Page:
A Life More Ordinary

I've raised a question this week: even if Karl Lagerfeld doesn't count me as a muse, I'm still successful, right?



My twenties

When I was young, I planned to take the creative world by storm. First it was advertising. By my twenties I'd be a creative director with dozens of trophies and awards lining my corner office in the hottest boutique agency in New York.

I did all the right things, went to one of the top Universities for advertising, crafted my portfolio, devoured all the industry magazines, but other than an assistant position at an agency specialising in toys (and not creativity), nothing really happened.

My thirties

A few years later I switched tracks; I was going to be a magazine editor, tottering around on my skyscraper heels and sitting in the front row at Chanel during Fashion Week. Of course, during this time I would also write the great American novel.

My forties

Flash forward, now firmly ensconced in my forties. I'm neither an ad mogul, fashion editor nor accomplished author. I'm not even in New York any more. I'm a working mom writing in my South London kitchen. Forget Louboutins, I'm lucky if I've got shoes on at all.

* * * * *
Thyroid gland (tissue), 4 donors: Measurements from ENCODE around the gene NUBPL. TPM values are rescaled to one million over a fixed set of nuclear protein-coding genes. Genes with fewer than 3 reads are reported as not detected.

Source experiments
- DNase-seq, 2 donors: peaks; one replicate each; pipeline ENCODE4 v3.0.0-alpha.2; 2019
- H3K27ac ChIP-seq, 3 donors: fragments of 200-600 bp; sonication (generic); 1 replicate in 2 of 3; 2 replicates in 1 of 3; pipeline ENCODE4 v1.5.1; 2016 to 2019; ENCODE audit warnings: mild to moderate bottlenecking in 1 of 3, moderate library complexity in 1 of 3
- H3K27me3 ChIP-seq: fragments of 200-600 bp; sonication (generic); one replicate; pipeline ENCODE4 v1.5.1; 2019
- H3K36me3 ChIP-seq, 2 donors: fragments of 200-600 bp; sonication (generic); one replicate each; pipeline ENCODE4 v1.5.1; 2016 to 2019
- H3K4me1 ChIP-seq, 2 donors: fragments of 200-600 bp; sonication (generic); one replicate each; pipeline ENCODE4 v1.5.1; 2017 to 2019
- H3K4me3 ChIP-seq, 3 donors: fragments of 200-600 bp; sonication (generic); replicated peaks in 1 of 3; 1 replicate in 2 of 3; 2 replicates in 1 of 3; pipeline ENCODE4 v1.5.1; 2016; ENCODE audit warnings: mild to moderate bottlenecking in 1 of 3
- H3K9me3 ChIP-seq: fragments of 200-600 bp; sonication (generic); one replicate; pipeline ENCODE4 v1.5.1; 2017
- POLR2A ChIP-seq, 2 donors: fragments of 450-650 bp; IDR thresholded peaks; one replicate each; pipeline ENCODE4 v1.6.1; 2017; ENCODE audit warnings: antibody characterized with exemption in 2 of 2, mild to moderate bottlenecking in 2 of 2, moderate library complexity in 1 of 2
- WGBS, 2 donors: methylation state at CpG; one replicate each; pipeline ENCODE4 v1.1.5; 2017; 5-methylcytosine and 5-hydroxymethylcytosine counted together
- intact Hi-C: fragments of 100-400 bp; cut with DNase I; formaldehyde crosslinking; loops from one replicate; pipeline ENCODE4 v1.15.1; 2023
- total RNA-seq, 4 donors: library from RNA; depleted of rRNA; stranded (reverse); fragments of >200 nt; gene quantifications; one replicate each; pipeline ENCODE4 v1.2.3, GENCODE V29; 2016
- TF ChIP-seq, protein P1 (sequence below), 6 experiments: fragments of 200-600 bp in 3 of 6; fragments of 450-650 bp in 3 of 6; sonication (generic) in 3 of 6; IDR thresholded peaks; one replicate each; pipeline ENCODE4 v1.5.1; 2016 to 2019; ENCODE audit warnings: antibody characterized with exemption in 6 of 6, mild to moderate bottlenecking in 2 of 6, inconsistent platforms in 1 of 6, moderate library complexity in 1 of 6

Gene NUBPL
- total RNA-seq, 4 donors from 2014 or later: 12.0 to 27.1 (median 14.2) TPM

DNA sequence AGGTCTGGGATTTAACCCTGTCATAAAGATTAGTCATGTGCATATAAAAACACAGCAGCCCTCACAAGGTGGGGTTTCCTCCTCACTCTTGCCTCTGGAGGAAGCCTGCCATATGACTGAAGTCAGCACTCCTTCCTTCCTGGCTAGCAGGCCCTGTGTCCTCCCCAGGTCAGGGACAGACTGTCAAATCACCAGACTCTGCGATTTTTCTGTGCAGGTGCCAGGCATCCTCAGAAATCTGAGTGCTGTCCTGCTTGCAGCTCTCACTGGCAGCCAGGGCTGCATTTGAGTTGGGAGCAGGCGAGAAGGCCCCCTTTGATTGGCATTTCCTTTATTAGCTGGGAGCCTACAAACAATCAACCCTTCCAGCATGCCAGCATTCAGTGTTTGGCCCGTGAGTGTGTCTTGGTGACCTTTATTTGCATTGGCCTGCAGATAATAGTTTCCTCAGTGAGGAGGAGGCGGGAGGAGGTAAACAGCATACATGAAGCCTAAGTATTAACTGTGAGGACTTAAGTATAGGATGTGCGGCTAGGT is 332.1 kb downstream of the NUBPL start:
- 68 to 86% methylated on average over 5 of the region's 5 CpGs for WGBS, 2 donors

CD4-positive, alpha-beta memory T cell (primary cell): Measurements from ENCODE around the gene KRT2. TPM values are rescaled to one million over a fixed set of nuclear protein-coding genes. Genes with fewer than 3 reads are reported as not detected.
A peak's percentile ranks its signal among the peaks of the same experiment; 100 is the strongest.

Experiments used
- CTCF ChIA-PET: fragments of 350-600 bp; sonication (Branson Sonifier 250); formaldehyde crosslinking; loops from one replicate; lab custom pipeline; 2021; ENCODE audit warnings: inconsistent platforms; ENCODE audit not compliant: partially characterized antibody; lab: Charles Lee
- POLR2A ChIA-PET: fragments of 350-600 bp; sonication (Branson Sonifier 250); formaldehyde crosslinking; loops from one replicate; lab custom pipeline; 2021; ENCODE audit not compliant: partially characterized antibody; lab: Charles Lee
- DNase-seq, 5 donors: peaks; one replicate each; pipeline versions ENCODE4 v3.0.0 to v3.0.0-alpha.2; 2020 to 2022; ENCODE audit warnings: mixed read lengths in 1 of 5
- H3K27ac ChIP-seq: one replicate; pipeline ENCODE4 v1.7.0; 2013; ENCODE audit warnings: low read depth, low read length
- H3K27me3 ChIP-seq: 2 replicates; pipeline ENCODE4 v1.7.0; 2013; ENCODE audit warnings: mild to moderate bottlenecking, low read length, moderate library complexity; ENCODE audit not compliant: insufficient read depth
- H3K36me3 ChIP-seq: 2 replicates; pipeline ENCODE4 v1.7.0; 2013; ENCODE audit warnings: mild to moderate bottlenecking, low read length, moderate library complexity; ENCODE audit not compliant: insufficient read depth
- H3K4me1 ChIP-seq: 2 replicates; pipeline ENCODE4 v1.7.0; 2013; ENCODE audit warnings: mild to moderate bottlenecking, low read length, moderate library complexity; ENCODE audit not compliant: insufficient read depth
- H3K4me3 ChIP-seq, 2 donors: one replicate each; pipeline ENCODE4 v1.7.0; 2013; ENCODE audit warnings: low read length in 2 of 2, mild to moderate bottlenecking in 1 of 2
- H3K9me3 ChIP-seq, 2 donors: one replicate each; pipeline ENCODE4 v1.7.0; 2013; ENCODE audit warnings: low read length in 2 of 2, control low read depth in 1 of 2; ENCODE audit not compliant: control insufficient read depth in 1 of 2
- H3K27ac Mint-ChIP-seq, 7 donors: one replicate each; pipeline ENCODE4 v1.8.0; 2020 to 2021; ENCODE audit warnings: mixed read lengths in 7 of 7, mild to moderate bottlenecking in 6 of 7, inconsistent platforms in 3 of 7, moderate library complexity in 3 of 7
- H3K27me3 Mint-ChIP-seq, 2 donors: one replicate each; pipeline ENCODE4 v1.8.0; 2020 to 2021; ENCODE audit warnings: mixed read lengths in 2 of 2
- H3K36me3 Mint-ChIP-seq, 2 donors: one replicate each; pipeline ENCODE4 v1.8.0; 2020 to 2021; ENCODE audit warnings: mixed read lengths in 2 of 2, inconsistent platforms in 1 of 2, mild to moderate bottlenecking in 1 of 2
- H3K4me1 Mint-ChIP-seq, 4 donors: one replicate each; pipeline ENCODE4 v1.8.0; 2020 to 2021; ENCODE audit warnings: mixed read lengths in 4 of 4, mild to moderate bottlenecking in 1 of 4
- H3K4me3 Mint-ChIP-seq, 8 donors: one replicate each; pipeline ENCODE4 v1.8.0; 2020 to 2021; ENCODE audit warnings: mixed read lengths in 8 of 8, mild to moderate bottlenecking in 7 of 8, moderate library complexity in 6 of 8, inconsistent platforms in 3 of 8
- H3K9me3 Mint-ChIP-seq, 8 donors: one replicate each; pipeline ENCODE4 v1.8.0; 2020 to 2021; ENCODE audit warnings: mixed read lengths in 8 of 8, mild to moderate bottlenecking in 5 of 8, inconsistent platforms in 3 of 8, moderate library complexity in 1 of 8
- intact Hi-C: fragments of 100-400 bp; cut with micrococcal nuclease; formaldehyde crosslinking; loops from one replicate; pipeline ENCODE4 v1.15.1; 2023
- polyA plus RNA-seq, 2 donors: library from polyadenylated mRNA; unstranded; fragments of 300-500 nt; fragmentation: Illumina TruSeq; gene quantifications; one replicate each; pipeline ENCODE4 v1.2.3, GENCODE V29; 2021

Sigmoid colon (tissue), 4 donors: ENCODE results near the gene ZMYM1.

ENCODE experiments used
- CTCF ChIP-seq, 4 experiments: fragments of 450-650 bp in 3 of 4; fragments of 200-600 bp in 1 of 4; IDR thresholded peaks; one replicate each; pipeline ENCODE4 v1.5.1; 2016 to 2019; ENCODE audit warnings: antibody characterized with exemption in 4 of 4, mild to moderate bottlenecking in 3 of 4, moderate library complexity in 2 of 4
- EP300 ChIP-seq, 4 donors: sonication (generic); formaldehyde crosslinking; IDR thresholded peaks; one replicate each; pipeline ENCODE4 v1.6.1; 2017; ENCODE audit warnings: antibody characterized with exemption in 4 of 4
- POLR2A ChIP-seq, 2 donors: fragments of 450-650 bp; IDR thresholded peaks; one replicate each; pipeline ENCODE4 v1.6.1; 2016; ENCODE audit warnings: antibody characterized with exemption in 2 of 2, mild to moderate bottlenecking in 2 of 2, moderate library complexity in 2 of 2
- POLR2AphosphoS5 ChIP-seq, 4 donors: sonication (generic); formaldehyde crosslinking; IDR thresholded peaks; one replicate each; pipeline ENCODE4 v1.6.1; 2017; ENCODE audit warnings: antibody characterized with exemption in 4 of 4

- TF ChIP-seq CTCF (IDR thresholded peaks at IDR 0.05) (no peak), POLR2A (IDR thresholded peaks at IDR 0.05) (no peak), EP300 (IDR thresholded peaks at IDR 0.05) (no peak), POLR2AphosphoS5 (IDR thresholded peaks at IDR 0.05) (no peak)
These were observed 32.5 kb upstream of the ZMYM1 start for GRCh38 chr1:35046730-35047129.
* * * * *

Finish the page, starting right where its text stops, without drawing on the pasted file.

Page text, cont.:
I'm so ordinary, I'm practically a stereotype

I find folding laundry really zen. I feel a sense of accomplishment when I unload the dishwasher. I love grocery shopping! Huh? Where is the spunky New York chick with the more, more, more! attitude? The one eating pasta almost every night so she could afford a fabulous shoe collection and 9pm reservations at trendy restaurants? Well, at 9pm, there's a good chance she's in flannel pyjamas getting ready for bed. Sassy!

Reality kicks in

Sure I write mom blogs from home, but first and foremost I'm a wife and mother. It's not the 'ordinary' of it all that freaks me out, it's just how comfortable and content I am with the 'mundane.'

It's odd finding yourself living a different life than you expected. I'm not bemoaning this fact, but I'm honestly flummoxed that I'm so okay with it. No, not 'okay,' happy with it! I think when you've had kids you give up regrets, because you realise that even one little alteration might have changed the children you have. And the fact is, I have no regrets.

Same-old, brand-new me

Not to worry, I'm far from a Stepford wife. There are no cartoon birds flying around my kitchen while I sing Snow White. At my core, I'm still the same. Sure I'm a responsible mother, yes I make the beds every morning and get my child to school on time, but I'm still me.

Okay, so instead of the three "D's" of my youth - Dinner, Drinks and Dancing, it's more like dinner at 5:30 with a five year old and maybe a 10-minute dance break, with said five year old, before cuddles and bed.

And, I have to say, that is far better than an overpriced martini in a dark bar.

Sharon, Working Mom and Native New Yorker

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